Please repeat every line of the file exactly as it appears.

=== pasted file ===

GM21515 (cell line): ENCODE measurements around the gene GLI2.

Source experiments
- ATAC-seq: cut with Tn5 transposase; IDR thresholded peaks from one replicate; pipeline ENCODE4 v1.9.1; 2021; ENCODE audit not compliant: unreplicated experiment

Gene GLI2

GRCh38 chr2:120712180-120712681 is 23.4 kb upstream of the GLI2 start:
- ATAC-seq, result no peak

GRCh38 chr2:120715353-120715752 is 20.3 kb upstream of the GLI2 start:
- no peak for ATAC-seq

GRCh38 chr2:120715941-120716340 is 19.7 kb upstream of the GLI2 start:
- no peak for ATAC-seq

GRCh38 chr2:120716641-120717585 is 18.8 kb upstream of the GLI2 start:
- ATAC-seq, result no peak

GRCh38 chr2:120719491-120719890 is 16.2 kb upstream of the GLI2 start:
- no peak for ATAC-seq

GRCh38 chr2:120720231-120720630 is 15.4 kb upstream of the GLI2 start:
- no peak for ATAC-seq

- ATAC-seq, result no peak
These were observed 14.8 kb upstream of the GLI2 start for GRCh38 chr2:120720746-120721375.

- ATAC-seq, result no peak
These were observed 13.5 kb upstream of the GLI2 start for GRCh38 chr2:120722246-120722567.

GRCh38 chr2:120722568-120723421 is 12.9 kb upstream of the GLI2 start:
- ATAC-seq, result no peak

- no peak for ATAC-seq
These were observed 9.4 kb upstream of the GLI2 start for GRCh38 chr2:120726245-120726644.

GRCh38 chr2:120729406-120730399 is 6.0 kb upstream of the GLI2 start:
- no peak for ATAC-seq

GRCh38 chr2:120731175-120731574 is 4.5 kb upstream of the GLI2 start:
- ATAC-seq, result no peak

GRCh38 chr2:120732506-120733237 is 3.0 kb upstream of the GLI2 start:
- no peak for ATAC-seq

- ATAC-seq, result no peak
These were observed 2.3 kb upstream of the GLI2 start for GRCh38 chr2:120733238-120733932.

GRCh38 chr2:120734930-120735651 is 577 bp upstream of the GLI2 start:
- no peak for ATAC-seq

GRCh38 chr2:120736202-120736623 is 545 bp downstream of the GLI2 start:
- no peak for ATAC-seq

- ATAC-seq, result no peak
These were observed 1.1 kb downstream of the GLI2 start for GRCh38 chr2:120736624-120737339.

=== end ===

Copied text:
GM21515 (cell line): ENCODE measurements around the gene GLI2.

Source experiments
- ATAC-seq: cut with Tn5 transposase; IDR thresholded peaks from one replicate; pipeline ENCODE4 v1.9.1; 2021; ENCODE audit not compliant: unreplicated experiment

Gene GLI2

GRCh38 chr2:120712180-120712681 is 23.4 kb upstream of the GLI2 start:
- ATAC-seq, result no peak

GRCh38 chr2:120715353-120715752 is 20.3 kb upstream of the GLI2 start:
- no peak for ATAC-seq

GRCh38 chr2:120715941-120716340 is 19.7 kb upstream of the GLI2 start:
- no peak for ATAC-seq

GRCh38 chr2:120716641-120717585 is 18.8 kb upstream of the GLI2 start:
- ATAC-seq, result no peak

GRCh38 chr2:120719491-120719890 is 16.2 kb upstream of the GLI2 start:
- no peak for ATAC-seq

GRCh38 chr2:120720231-120720630 is 15.4 kb upstream of the GLI2 start:
- no peak for ATAC-seq

- ATAC-seq, result no peak
These were observed 14.8 kb upstream of the GLI2 start for GRCh38 chr2:120720746-120721375.

- ATAC-seq, result no peak
These were observed 13.5 kb upstream of the GLI2 start for GRCh38 chr2:120722246-120722567.

GRCh38 chr2:120722568-120723421 is 12.9 kb upstream of the GLI2 start:
- ATAC-seq, result no peak

- no peak for ATAC-seq
These were observed 9.4 kb upstream of the GLI2 start for GRCh38 chr2:120726245-120726644.

GRCh38 chr2:120729406-120730399 is 6.0 kb upstream of the GLI2 start:
- no peak for ATAC-seq

GRCh38 chr2:120731175-120731574 is 4.5 kb upstream of the GLI2 start:
- ATAC-seq, result no peak

GRCh38 chr2:120732506-120733237 is 3.0 kb upstream of the GLI2 start:
- no peak for ATAC-seq

- ATAC-seq, result no peak
These were observed 2.3 kb upstream of the GLI2 start for GRCh38 chr2:120733238-120733932.

GRCh38 chr2:120734930-120735651 is 577 bp upstream of the GLI2 start:
- no peak for ATAC-seq

GRCh38 chr2:120736202-120736623 is 545 bp downstream of the GLI2 start:
- no peak for ATAC-seq

- ATAC-seq, result no peak
These were observed 1.1 kb downstream of the GLI2 start for GRCh38 chr2:120736624-120737339.